Carole & Tuesday Part 2 Review: Can’t Stop The Music Encore

3.5

Summary

This second half of the first season is a more finely-tuned follow-up, with the show’s individual elements coming together better down the stretch.

This review of Carole & Tuesday Part 2 is spoiler-free. You can check out our thoughts on the first half by clicking these words.


After concluding its Japanese broadcast, the second half of Motonobu Hori and Shinichiro Watanabe’s original anime series Carole & Tuesday (that would be episodes 13 to 24 if you’re keeping count) has debuted today on Netflix as an early Christmas present for those who were more enamored by the musical feel-good series than I was. Good news, though, for those like me who thought it didn’t quite cohere into a product befitting its hype and all-star creative team — this back half finds the show’s individual elements coming together much better.

The setup still revolves around runaway rich girl Tuesday (Ichinose Kana) and orphan Carole (Shimabukuro Miyuri) and their improvisational earworm pop tunes on a terraformed near-future Mars. It’s still gorgeous-looking, with idiosyncratic backdrops capturing both contemporary urbanity and hostile alien dunes. It’s still inclusive, and still, with its English songs and various other feints in the direction of global accessibility, feels tailored for Western sensibilities. All of this was true of the first part and is truer here in the second.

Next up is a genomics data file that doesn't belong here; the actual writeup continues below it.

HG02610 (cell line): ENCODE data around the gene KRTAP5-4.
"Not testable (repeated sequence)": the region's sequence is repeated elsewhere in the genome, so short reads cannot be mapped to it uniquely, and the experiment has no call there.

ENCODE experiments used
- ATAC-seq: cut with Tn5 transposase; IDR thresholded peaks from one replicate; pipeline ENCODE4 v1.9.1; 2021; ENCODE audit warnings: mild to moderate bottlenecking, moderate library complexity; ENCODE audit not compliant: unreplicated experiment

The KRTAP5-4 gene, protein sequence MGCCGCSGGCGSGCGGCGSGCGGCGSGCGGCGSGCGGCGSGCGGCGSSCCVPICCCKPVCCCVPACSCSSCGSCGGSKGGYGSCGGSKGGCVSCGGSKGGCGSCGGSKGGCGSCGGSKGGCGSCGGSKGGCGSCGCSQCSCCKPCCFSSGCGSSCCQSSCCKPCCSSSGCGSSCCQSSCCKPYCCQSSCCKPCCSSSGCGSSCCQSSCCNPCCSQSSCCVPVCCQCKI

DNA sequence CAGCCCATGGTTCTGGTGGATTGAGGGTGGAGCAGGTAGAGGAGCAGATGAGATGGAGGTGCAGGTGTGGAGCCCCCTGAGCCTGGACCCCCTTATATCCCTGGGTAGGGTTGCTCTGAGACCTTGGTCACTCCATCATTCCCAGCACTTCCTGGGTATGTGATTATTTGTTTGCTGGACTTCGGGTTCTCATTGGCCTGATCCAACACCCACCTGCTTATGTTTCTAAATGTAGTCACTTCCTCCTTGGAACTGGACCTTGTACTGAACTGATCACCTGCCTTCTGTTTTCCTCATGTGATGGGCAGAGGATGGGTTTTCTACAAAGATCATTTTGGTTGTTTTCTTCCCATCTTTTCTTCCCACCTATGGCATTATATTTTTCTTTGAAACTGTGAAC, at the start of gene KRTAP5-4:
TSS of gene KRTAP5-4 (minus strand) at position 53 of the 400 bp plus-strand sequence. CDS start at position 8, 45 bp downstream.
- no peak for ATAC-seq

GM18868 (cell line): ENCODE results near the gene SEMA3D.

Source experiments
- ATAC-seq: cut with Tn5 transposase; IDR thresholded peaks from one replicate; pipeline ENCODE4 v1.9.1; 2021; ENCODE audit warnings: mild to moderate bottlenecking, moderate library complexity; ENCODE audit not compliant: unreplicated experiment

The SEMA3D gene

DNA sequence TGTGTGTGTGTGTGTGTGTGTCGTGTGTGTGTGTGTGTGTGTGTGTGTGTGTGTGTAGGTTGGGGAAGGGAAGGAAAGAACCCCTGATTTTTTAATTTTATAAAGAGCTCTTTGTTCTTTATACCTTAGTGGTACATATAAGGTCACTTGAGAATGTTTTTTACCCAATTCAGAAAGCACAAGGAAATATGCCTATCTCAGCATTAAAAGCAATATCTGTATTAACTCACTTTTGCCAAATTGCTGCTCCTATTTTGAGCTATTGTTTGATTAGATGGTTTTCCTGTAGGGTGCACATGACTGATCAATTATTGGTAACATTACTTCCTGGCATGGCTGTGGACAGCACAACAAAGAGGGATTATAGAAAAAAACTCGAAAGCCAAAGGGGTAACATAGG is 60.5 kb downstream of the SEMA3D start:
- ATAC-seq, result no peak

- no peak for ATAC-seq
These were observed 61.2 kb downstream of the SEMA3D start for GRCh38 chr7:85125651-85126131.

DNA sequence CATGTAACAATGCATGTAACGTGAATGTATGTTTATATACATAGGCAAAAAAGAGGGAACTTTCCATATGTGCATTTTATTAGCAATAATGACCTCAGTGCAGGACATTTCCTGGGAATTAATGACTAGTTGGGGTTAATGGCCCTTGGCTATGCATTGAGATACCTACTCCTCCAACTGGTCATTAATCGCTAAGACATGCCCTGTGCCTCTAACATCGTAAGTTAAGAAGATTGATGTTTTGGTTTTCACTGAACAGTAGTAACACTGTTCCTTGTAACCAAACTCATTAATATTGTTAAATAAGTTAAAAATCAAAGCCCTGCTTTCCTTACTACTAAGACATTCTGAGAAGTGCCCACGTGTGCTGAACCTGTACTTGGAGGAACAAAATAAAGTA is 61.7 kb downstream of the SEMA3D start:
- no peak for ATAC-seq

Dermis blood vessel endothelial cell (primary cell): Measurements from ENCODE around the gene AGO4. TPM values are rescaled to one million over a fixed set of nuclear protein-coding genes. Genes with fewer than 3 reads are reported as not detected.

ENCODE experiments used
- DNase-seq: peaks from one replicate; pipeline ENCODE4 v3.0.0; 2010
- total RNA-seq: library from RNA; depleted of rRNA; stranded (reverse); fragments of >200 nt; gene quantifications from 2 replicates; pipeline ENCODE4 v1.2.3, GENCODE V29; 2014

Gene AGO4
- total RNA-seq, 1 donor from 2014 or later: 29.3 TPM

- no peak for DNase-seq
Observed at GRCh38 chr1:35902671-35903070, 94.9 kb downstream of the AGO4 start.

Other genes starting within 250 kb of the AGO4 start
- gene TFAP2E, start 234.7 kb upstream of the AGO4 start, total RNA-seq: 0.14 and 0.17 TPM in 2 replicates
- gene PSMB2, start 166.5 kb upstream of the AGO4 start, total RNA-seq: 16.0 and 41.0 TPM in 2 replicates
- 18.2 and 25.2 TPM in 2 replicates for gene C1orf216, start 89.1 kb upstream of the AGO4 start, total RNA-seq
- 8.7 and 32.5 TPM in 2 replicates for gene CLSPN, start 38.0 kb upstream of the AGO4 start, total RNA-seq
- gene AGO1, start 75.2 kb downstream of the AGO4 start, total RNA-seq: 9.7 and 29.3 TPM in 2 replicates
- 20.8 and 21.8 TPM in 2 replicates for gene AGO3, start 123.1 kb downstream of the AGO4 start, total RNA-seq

What’s also improved here is a setting that feels more bedded-in, stakes that feel more present and recognizable, and a lessened sense of the whimsy that defined the first half. Carole & Tuesday Part 2 is still lighthearted for the most part, but has a better sense of escalation and development as the second half of a story should; the problem with releasing single seasons in two halves is often that the freshman outing lacks the typical dramatic arc we expect, feeling a bit deflated and frictionless. While I’m still not sure this Netflix anime fares well when held up against Watanabe’s Cowboy Bebop and Samurai Champloo, it’s now, in its full form, a much more complete and respectable offering.


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Jonathon Wilson

Jonathon is the Co-Founder of Ready Steady Cut and has been Senior Editor and Chief Critic of the outlet since 2017.

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